With data becoming increasingly available and accessible, data visualisation has become crucial in ensuring that complex data relationships and insights are communicated in a way that is easily understood.
Two of the most popular data visualisation tools in the market are Tableau and Power BI.
Above is the same ’Superstore Discount Analysis‘ dashboard replicated in both Tableau and Power BI. Both tools allow organisations to create a variety of similar visualisations to explore data. This includes bar charts, box and whisker plots, scatter plots and many others.
At first glance, the two dashboards may look identical. However, a closer look will reveal some differences in design, including how the parameters and filters are selected. Similarly, on a more technical level, there are also key differences that organisations should be aware of when considering which tool to choose.
In this blog post, we will put Tableau and Power BI head-to-head, to compare how they differ in a typical data visualisation process.
The market for data visualisation tools is expected to grow to about $10.7 billion by 2027, with a market growth of 11.2%. In the latest 2022 Gartner Magic Quadrant for Analytics and Business Intelligence Platforms, both Tableau (Salesforce) and Power BI (Microsoft) were identified as two of the three leaders in the market.
As leaders, both Tableau and Power BI have a solid understanding of their key product offerings and are committed in delivering business value for its users. According to Gartner’s report, Tableau shines due to its user-centric approach and integration with the Salesforce ecosystem. On the other hand, Power BI strongly integrates with Microsoft products. Finally, in a rapidly changing market, both tools also have robust roadmaps allowing it to constantly innovate to meet the evolving needs of its users.
Data Source Integration
In most organisations, data is stored in a variety of ways and in different platforms, be it databases or in CSV files. Both Tableau and Power BI support connecting to a huge number of data sources, including Microsoft Excel spreadsheets, comma-separated values files and databases.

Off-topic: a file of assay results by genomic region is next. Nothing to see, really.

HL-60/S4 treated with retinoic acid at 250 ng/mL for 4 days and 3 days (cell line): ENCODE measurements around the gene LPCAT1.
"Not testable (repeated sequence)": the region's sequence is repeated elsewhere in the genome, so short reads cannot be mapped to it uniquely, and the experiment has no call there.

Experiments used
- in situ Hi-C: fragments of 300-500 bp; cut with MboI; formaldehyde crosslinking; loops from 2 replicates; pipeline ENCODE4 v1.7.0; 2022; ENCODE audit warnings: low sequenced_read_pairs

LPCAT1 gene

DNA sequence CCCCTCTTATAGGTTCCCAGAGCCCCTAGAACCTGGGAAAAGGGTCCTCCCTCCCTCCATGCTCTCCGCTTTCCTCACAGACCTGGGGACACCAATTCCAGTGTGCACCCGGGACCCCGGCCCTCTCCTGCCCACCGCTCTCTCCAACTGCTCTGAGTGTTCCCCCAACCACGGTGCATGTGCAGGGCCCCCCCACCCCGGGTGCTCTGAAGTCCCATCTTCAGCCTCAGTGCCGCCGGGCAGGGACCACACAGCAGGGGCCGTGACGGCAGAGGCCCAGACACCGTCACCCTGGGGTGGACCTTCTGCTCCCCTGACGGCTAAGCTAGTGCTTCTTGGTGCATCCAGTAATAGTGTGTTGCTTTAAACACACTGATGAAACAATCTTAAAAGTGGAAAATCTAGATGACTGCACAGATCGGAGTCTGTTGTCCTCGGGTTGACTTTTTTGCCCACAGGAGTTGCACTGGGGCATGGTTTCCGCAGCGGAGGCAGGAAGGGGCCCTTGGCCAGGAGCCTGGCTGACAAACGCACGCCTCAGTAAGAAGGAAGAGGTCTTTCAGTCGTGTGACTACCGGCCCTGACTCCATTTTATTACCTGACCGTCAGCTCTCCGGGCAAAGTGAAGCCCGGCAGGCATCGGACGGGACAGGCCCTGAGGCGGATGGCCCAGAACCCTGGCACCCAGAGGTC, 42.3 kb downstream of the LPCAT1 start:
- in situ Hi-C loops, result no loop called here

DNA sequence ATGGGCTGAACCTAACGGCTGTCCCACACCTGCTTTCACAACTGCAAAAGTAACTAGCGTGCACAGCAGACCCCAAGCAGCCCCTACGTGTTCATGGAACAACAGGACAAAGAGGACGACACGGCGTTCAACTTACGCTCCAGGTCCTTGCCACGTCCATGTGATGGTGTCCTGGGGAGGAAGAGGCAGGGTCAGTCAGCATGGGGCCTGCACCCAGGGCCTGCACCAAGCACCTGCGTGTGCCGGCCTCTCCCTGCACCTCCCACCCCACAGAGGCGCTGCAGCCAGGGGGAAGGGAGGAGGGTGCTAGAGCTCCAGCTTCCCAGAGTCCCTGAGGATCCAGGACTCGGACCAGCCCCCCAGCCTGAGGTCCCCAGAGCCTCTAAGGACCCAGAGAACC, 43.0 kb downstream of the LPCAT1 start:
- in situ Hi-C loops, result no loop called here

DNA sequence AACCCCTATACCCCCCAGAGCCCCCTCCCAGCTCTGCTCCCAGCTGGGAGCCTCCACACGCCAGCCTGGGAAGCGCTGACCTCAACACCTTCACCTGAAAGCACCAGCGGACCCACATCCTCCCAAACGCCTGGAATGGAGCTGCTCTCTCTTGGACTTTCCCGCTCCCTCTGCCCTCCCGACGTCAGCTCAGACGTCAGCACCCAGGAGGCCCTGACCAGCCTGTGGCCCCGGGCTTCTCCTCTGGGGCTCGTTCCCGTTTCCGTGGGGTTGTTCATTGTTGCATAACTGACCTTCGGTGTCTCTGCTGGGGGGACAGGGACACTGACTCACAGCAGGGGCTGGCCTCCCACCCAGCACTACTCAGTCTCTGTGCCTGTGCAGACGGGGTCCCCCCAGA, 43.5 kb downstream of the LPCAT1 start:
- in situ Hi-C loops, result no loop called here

On the other hand, there are also some data sources that can’t be connected to directly on either tool. For example, at the moment, Tableau does not support Adobe Analytics connections directly while Power BI does not support connecting to Google Ads directly. As such, it is important to choose the right tool that supports the right sources.
ETL, which stands for extract, transform and load, is the process of extracting data from different sources, transforming it into the right format and then loading the data in order to visualise it. Both Tableau and Power BI offer ETL tools.
For Tableau (with a creator licence), users with limited technical experience can perform ETL tasks quickly using a stand-alone tool called the Tableau Prep Builder. Tableau Prep Builder presents ETL processes visually in a flow chart intuitively with drag and drop functionality.
In Power BI, ETL tasks can be done directly in the desktop application itself using M language in Power Query. A priority is placed on displaying the data front and centre and the Applied Step pane shows the ETL processes applied to the dataset in a chronological order.
While some may prefer Power BI due to its flexibility, others prefer the Tableau Prep Builder for its intuitive visual layout, which is as visual as Tableau itself. Ultimately, in most cases, both tools are able to perform the same ETL processes.
Another feature that analysts look out for when selecting the right data visualisation tool is the ability to create calculations using existing data in the data source. This is especially important if the underlying data does not include all required fields to answer a specific question. Both Tableau and Power BI can create calculations.